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Red and blue sand ready for pouring Stacy and Brent had engraved sand containers Cory and Dean's Sand Ceremony at their Groton, CT home wedding Bernadette and Kirill's Sand Ceremony at their wedding at Bill Miller's Castle in Branford, CT Beach sand and seashells for a beach wedding at sunset Beach sand and seashells for a beach wedding at sunset Doris and Melvin pouring their sand symbolizing their united lives

"Who Participates in a Sand Ceremony?": Involving Other People

Bring children into your sand ceremony to have a real family wedding.

65% of marriages include children from previous relationships.

In one of the photos above, the couple's sand is in scallop shells, with the child's sand between them in a different type of shell. The setting sun glinted off the shells and glass, adding to the beauty of this seaside wedding at Harkness Memorial State Park. After the sand had been poured, the child spontaneously picked up a shell and put it in the jar. The couple smiled and put in two shells. (See more seaside wedding photos at the Harkness Memorial State Park Page.)

Children often feel the need to be included, especially the child or children of a parent taking a new partner. Having a child participate by pouring sand into the big bottle is easy, safe, and is a wonderful opportunity for photographs that will be treasured for years. ("See? I was there and I helped!") What better symbol of a blended family than a Sand Ceremony with children?

Blending sands in a sand ceremony with children helps incorporate the children in your wedding in a meaningful way. Whether you are blending two parents and one child or two parents with several children, everyone will embrace the creation of a new family through the symbolism of your sand ceremony. Children are more likely to accept their parents getting married when the children are included in the wedding celebration. Adult children can also be included!

Special thanks to Justin Appi of Video Affair Photography and Video for the great photo of the Family Sand Ceremony at Water's Edge in Westbrook, Connecticut. You can see more of Justin's work at WWW.Video-Affair.Com.

Family Sand Ceremony with child at Water's Edge in Westbrook, CT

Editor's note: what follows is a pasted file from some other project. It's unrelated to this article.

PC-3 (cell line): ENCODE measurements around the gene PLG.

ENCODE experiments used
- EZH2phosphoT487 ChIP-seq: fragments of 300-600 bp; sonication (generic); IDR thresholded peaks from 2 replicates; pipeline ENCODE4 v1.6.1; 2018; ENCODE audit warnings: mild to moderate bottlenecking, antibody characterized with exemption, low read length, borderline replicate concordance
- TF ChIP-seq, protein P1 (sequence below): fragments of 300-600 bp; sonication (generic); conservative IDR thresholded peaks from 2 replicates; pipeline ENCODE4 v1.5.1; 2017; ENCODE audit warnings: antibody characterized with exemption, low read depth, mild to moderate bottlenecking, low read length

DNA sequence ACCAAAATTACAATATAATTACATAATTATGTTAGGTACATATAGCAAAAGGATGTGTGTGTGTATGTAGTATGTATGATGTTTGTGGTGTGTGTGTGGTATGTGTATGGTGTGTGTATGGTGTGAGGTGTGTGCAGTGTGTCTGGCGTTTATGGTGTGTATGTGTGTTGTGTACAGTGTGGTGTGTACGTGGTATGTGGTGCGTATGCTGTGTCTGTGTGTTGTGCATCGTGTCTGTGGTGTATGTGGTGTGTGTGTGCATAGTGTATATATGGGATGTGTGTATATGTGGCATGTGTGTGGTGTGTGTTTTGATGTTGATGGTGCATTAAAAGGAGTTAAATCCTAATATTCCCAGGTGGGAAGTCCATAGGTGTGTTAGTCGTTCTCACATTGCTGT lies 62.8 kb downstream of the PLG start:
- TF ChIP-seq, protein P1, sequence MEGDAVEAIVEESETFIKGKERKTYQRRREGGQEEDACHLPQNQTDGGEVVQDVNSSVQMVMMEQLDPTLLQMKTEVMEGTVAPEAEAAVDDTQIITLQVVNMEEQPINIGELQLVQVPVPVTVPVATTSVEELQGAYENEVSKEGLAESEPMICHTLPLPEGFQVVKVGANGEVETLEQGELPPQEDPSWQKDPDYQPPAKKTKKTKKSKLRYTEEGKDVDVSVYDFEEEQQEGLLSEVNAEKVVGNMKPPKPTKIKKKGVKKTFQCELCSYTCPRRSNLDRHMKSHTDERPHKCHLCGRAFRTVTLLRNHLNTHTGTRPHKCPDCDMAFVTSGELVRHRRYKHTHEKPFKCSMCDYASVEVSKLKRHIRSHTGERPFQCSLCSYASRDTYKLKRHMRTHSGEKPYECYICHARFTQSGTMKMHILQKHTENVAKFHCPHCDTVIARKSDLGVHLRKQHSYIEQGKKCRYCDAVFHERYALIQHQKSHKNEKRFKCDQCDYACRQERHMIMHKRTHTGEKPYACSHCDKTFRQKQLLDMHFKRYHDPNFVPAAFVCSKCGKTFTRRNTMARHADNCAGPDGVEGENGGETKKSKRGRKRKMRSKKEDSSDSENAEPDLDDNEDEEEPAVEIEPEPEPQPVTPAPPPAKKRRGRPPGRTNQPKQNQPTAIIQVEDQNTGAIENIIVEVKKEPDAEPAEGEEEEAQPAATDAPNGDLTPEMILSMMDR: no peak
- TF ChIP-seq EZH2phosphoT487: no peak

Including your parents in your sand ceremony is easy.

Some couples have their parents participate in their sand ceremonies by having them pour a foundation in the bottom of the big sand bottle. It symbolizes the love and support that your parents give you which will help you sustain your own marriage.

Your parents, friends, or relatives could bring your sand containers to you. This might be especially helpful in a location where it would not be convenient to have a table set up. In general, each half of the couple should carry at most one thing. More than that may cause confusion when you should be absolutely free of worries and stress.

If the number of people attending your wedding is small, you may want to consider having each person put a scoop of sand into your big bottle. Each person could offer their good wishes, either silently or aloud, as they poured their scoop. You would add your sands last, building on the foundation that your loving friends had made for you.

During their backyard wedding Cory and Dean had their parents build a base of sand first, then the rest of their guests add scoops of California beach sand or Connecticut beach sand.

Cory and Dean's guests each offered their best wishes for the couple. Some guests found it hard to speak due to their emotions. If people have trouble getting their words out, take it as a positive sign! That means that they care very much about your happiness.

Bernadette and Kirill had The Four Elements as the theme for their wedding. Bernadette and Kirill included their parents in their sand ceremony by having each parent pour a different color of sand into the container.

You can probably just barely see the green sand at the bottom, which represented Earth. Blue was next, denoting Water. Fire was symbolized by red. Light blue stood for Air. Together, Bernadette poured purple sand while Kirill poured teal sand.

Bernadette and Kirill had both a sand ceremony and a handfasting as parts of their wedding ceremony. After their wedding, the cords were wrapped around the base of their sand container and put on their head table at their reception. Notice the table-top water fountain with small rocks, lighted candles, and glass pebbles, again echoing the Four Elements.

Handfasting cords surround blended sand by the water fountain on the head table.

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Version 4.5   23 November 2011